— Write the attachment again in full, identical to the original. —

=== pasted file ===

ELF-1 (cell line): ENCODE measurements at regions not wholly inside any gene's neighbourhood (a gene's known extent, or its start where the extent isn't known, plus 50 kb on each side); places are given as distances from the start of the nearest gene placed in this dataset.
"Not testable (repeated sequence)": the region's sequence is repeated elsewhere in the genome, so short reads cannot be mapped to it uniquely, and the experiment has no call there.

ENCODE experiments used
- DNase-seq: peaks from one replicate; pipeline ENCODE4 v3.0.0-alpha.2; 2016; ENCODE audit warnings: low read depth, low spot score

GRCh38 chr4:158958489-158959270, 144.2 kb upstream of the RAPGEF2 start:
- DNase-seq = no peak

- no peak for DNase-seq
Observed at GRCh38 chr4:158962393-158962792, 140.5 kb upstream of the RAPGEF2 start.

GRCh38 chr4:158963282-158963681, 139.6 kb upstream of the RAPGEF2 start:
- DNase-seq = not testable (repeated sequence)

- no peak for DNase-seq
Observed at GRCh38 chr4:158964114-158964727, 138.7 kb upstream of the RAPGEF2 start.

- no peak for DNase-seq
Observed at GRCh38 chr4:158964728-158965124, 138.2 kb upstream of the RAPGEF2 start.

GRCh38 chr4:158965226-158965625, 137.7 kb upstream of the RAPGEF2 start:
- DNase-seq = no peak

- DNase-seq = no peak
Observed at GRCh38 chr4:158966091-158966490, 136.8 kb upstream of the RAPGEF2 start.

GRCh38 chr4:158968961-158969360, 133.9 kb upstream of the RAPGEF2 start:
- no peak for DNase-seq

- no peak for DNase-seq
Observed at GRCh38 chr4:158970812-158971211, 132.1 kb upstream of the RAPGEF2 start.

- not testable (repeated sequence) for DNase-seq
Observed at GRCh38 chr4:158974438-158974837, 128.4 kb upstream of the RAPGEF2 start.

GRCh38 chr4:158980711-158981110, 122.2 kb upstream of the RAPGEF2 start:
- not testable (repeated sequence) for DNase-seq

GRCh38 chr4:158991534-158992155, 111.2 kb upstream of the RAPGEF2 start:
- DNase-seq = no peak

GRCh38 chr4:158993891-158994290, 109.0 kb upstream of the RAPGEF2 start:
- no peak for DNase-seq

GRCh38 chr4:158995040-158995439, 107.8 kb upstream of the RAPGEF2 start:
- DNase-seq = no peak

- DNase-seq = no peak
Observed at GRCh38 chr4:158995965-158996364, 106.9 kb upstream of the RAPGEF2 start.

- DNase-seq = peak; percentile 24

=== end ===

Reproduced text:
ELF-1 (cell line): ENCODE measurements at regions not wholly inside any gene's neighbourhood (a gene's known extent, or its start where the extent isn't known, plus 50 kb on each side); places are given as distances from the start of the nearest gene placed in this dataset.
"Not testable (repeated sequence)": the region's sequence is repeated elsewhere in the genome, so short reads cannot be mapped to it uniquely, and the experiment has no call there.

ENCODE experiments used
- DNase-seq: peaks from one replicate; pipeline ENCODE4 v3.0.0-alpha.2; 2016; ENCODE audit warnings: low read depth, low spot score

GRCh38 chr4:158958489-158959270, 144.2 kb upstream of the RAPGEF2 start:
- DNase-seq = no peak

- no peak for DNase-seq
Observed at GRCh38 chr4:158962393-158962792, 140.5 kb upstream of the RAPGEF2 start.

GRCh38 chr4:158963282-158963681, 139.6 kb upstream of the RAPGEF2 start:
- DNase-seq = not testable (repeated sequence)

- no peak for DNase-seq
Observed at GRCh38 chr4:158964114-158964727, 138.7 kb upstream of the RAPGEF2 start.

- no peak for DNase-seq
Observed at GRCh38 chr4:158964728-158965124, 138.2 kb upstream of the RAPGEF2 start.

GRCh38 chr4:158965226-158965625, 137.7 kb upstream of the RAPGEF2 start:
- DNase-seq = no peak

- DNase-seq = no peak
Observed at GRCh38 chr4:158966091-158966490, 136.8 kb upstream of the RAPGEF2 start.

GRCh38 chr4:158968961-158969360, 133.9 kb upstream of the RAPGEF2 start:
- no peak for DNase-seq

- no peak for DNase-seq
Observed at GRCh38 chr4:158970812-158971211, 132.1 kb upstream of the RAPGEF2 start.

- not testable (repeated sequence) for DNase-seq
Observed at GRCh38 chr4:158974438-158974837, 128.4 kb upstream of the RAPGEF2 start.

GRCh38 chr4:158980711-158981110, 122.2 kb upstream of the RAPGEF2 start:
- not testable (repeated sequence) for DNase-seq

GRCh38 chr4:158991534-158992155, 111.2 kb upstream of the RAPGEF2 start:
- DNase-seq = no peak

GRCh38 chr4:158993891-158994290, 109.0 kb upstream of the RAPGEF2 start:
- no peak for DNase-seq

GRCh38 chr4:158995040-158995439, 107.8 kb upstream of the RAPGEF2 start:
- DNase-seq = no peak

- DNase-seq = no peak
Observed at GRCh38 chr4:158995965-158996364, 106.9 kb upstream of the RAPGEF2 start.

- DNase-seq = peak; percentile 24